does that to a person,” he chuckled, then began to cough. The coughs were awful, sickly hacks. The noise made even her stop eating. Death, sick? He must have seen the concern plastered on her face, because he waved her off.
“Not your business,” he said, covering his mouth. He observed her eating for a while, picking at the food. A meal with Death himself. Should be important, she thought mindlessly. She shoved more food down her throat, enjoying the feeling of hunger. Suddenly, Death stood, backing out of his chair with a screech. He looked fierce. Scared, even. Her eyes widened in empathy, hands dropping the croissant halfway to her mouth. He ran his hands through his hair frantically.
“There’s no way. It’s barely been a century,” he exclaimed, talking to a seemingly invisible force. “Unfit? You’re unfit!” he shouted, ignoring the frantic waitress who was now examining Brie’s body for a pulse. The world of the living seemed so far away now, like a world behind a smokescreen. Brie watched the scene with fascination and horror. Had she somehow insulted Death? His one-sided argument was brief, but he seemed to grow decades older in minutes. Finally, with the beginning of another coughing fit, he gave in. He slid into the chair, resting his head on the table. When he raised his head, he looked grave and slightly remorseful. It scared her, and she backed away as far as she could. Taking a deep breath, he spoke.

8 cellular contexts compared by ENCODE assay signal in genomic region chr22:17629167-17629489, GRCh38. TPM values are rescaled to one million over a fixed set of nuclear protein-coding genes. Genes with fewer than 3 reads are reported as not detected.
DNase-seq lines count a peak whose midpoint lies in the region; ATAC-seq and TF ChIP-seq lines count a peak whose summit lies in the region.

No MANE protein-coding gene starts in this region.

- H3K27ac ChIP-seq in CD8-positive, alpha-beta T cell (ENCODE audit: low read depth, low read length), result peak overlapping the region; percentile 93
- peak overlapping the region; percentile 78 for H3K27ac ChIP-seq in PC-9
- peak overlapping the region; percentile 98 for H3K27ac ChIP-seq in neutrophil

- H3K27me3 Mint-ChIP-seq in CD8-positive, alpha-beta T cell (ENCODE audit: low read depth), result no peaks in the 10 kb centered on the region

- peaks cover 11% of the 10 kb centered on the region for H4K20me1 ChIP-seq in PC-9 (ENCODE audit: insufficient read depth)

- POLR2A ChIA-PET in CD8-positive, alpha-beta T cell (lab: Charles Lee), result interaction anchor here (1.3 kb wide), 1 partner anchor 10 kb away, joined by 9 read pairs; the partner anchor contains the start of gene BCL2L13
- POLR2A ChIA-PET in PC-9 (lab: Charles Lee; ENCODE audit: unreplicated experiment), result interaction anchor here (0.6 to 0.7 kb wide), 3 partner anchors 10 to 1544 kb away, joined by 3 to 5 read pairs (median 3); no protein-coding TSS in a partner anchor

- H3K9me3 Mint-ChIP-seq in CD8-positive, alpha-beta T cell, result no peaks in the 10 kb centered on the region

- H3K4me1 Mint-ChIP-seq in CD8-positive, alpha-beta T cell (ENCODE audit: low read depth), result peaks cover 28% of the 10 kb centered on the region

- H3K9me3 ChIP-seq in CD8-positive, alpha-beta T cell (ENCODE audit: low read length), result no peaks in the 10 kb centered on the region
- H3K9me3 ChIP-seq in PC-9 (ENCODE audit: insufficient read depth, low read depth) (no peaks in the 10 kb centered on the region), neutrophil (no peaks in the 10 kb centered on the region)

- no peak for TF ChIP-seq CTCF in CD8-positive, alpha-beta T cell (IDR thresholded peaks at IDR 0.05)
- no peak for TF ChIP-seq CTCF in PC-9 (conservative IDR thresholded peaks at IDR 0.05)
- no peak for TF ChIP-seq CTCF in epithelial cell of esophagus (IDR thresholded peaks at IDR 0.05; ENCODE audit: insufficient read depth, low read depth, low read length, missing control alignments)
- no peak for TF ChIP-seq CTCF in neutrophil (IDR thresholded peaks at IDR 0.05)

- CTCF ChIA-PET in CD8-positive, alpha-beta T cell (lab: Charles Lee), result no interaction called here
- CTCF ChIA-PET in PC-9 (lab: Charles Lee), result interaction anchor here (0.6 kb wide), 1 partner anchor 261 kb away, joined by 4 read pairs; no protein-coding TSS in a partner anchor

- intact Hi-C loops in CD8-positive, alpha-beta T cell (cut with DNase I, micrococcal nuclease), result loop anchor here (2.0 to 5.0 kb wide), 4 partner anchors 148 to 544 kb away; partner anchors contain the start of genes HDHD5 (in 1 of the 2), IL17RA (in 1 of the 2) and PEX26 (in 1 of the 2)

“My time as Death is coming to an end. I can barely continue my task,” he said. It was then she noticed the pain in his eyes, the terribly ashy color rising in his cheeks.
“The Scythe has chosen a replacement. It’s chosen-”
“Me,” she said quietly. Somehow, she had always known this to be her purpose. She had never fit in with life. Death seemed much more welcoming. She took a deep breath. “I accept,” she said, food forgotten. A siren wailed in the distance, the waitress now closing the shop and ushering out the other customers. He held out his hands gently, and she took them without a moment’s hesitation. Despite their pallor and bone-thin appearance, they weren’t ice cold like in tales. No, they were warm. Warm, gentle, and comforting. Suddenly, a thought came to her.
“What will happen to you?” she asked, yanking her hands back. “Will you die?”